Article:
According to the National Institutes of Health (NIH), research has shown that 50 percent of older adults who live on their own suffer from chronic pain. This is even higher for elderly in care facilities – it’s estimated at 75-85 percent.
Chronic pain can be debilitating when left untreated. Over time, it can prevent seniors from moving, leaving their home, sleeping or eating. This leads to depression, social isolation and anxiety. Studies have found that individuals with chronic pain are much more likely to develop additional physical or psychological problems due to their pain issues.
As a caregiver, it’s important to understand the causes of chronic pain and the types of behaviors that could signal discomfort. In some cases, seniors don’t report their pain because they assume it’s a natural part of aging or they fear it will lead to expensive treatment. For older adults with cognitive challenges, they may be unable to communicate exactly what’s happening.
Chronic pain doesn’t have to be an accepted part of growing older. With loving attention and care, you can help your senior have a better quality of life.
What Diseases May Cause Chronic Pain in Seniors?
Chronic pain in older adults can be caused by numerous factors. This is not an exhaustive list but touches on common issues. Persistent pain may be linked to an ongoing condition such as arthritis, diabetes, cancer, shingles, or fibromyalgia.
Arthritis is a musculoskeletal disease causing joint pain, inflammation and stiffness. There are two types. Osteoarthritis is the progressive wearing down of joint cartilage. Seniors suffering from osteoarthritis often have morning stiffness and sharp or dull joint pain in the fingers, knees, hips and spine. Rheumatoid arthritis is an autoimmune disease, which means the body is attacking itself. It’s characterized by sharp pain, swelling and deformity in the joints of fingers, feet and wrists. Elderly people with rheumatoid arthritis often have extended morning stiffness and warm, tender and swollen joints.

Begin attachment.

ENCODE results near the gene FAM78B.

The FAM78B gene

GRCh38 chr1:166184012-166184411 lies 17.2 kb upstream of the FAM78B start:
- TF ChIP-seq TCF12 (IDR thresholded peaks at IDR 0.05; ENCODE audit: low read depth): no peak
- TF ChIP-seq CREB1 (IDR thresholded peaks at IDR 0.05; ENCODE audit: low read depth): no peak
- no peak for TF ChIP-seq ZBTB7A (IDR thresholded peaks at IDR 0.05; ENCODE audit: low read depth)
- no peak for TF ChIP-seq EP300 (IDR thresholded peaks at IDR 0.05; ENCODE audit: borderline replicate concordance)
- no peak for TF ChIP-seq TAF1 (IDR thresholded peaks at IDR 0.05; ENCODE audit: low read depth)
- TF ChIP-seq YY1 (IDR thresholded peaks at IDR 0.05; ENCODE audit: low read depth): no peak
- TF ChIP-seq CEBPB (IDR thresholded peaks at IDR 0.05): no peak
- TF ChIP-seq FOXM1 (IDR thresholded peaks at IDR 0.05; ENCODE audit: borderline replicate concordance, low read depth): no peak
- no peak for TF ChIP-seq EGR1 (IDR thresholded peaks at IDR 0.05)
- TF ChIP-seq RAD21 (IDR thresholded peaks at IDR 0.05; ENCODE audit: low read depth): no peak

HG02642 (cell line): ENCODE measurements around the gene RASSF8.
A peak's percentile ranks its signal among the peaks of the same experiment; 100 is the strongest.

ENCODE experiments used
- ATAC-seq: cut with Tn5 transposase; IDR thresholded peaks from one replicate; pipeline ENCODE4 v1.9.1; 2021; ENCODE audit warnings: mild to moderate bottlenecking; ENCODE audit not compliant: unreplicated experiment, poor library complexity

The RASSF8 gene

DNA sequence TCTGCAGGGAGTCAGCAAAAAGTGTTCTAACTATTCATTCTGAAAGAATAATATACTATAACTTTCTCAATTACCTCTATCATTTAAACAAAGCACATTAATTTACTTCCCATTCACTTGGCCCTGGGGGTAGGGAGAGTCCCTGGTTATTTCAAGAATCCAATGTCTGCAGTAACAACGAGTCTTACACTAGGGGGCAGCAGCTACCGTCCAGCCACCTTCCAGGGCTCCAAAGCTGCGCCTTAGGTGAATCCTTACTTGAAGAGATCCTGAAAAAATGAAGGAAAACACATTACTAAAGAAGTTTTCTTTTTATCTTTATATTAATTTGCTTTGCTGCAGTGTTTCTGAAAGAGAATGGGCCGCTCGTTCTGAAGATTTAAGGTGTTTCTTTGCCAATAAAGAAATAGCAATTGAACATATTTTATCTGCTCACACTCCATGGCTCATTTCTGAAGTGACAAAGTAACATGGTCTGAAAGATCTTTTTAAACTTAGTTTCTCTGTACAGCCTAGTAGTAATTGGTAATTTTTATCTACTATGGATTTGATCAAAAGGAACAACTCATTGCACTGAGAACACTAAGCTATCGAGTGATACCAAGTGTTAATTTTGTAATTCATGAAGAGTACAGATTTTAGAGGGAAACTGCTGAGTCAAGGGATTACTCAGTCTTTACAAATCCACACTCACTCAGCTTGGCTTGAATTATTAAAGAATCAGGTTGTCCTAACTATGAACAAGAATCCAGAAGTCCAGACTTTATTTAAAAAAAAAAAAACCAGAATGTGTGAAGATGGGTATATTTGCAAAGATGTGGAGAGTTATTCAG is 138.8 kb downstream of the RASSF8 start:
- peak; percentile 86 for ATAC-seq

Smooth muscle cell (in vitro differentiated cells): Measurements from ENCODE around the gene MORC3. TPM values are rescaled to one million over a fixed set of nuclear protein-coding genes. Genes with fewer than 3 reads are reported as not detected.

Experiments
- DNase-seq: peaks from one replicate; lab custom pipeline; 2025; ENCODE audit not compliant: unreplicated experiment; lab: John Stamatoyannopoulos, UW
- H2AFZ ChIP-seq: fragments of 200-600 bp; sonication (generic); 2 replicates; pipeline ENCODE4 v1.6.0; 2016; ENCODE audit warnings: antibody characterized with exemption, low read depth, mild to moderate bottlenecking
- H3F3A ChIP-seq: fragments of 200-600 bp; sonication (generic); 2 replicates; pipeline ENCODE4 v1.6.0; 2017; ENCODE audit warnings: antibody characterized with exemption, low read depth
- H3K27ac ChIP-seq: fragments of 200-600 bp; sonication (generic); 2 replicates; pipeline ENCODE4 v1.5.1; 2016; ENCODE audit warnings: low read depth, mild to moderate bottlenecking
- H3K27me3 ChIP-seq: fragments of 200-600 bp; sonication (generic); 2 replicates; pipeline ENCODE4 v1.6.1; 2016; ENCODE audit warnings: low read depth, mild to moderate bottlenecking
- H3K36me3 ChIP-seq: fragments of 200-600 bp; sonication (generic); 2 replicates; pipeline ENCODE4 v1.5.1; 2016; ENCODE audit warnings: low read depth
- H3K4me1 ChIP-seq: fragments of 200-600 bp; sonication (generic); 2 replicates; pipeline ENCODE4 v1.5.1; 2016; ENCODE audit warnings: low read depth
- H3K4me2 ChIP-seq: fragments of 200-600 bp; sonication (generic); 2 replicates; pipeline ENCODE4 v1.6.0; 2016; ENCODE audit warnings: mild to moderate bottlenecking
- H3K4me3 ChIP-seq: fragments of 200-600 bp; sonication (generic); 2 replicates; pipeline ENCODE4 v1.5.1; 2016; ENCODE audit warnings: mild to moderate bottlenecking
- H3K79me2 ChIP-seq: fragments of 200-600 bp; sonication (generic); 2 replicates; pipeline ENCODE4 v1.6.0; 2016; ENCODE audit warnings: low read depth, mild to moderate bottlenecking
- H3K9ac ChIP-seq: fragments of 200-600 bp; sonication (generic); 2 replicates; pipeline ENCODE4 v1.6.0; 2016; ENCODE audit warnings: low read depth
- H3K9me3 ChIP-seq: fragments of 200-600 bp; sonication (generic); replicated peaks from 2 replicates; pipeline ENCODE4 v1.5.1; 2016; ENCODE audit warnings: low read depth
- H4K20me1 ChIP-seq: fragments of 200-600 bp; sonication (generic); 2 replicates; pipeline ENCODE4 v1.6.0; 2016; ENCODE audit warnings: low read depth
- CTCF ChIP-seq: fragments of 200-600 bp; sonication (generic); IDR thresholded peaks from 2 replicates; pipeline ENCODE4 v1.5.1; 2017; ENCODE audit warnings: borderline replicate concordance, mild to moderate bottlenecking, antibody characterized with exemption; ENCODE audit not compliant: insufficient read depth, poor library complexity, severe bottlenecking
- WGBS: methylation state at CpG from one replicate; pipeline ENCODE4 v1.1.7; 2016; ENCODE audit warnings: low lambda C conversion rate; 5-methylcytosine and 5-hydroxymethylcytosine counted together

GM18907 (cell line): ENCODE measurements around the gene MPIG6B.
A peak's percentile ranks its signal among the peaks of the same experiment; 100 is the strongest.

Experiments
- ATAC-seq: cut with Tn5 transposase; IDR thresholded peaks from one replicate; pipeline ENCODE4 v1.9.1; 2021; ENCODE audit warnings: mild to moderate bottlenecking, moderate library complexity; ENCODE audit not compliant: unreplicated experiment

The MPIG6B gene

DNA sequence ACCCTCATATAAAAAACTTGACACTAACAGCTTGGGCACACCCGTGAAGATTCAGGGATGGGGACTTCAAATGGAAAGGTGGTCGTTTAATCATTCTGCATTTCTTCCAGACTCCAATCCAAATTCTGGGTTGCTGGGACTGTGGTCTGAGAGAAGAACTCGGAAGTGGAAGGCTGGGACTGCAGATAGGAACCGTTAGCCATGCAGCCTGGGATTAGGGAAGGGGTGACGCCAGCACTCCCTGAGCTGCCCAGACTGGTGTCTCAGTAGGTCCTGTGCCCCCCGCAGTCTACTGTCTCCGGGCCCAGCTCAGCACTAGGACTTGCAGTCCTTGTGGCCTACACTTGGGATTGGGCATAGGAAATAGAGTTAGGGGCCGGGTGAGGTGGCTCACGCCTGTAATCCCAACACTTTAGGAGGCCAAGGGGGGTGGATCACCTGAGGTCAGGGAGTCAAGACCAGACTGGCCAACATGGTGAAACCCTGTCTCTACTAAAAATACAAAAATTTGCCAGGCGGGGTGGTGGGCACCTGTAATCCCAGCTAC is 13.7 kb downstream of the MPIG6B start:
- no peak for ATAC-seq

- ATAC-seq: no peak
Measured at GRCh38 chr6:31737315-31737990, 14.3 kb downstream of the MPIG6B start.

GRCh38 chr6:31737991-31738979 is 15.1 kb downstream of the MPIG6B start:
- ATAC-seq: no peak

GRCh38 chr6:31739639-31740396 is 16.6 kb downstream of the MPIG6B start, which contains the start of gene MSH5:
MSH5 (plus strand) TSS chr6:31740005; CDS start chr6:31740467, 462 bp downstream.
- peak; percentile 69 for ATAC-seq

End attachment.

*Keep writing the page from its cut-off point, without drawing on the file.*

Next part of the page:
Diabetes can lead to a variety of complications including leg pain and cramps due to nerve damage called diabetic neuropathy. Common symptoms are pain, burning, tingling, and numbness. Catching nerve damage early is important, particularly because it can prevent lower leg amputations. Seniors with diabetes should report even mild discomfort to the doctor.
Cancer can cause pain in numerous ways. As tumors grow, they may put stress on bones, nerves, and organs around them and release chemicals that irritate the tumor area. Cancer-related tests, treatments, and surgery can also cause aches and discomfort. Seniors may feel pain like normal headaches and tight muscles.
Shingles is a nerve disease that can cause burning, shooting pain, tingling, and/or itching, as well as a rash and blisters. Usually, it develops on one side of the body or face and in a small area. The most common place for shingles is a band that goes around one side of your waistline. The symptoms of shingles can range from mild to intense pain.
Fibromyalgia is characterized by widespread musculoskeletal pain accompanied by fatigue, sleep, memory, and mood issues. Although this disease is not completely understood, researchers theorize that fibromyalgia amplifies painful sensations by affecting the way your brain processes pain signals. Over time, these persistent symptoms can take a serious toll on overall quality of life.
Recognizing Chronic Pain in Seniors
Before any senior can explore their pain options, they will need help bringing their issue to light. Many seniors are unable or ashamed to admit they have chronic pain. In these situations, it’s up to their loved ones or caregivers to step in and help get to the bottom of the issue. For seniors who are unable to communicate their issues or feelings with pain, they may need their caregiver to look for signs.
Here are some of the signs and symptoms that caregivers should look for:
- Teary eyes or crying
- Insomnia or an inability to sleep
- Thrashing or writhing in pain while trying to sleep
- Severely decreased activity levels
- Wincing while moving
- Knitted eyebrows especially while doing certain activities
- Wrinkled foreheads
- Moaning when being moved
- Being overly sensitive to even light touch
- Clenching fists
- Stiffening the upper or lower body while moving or holding one area of the body rigidly while moving
- Decreased appetite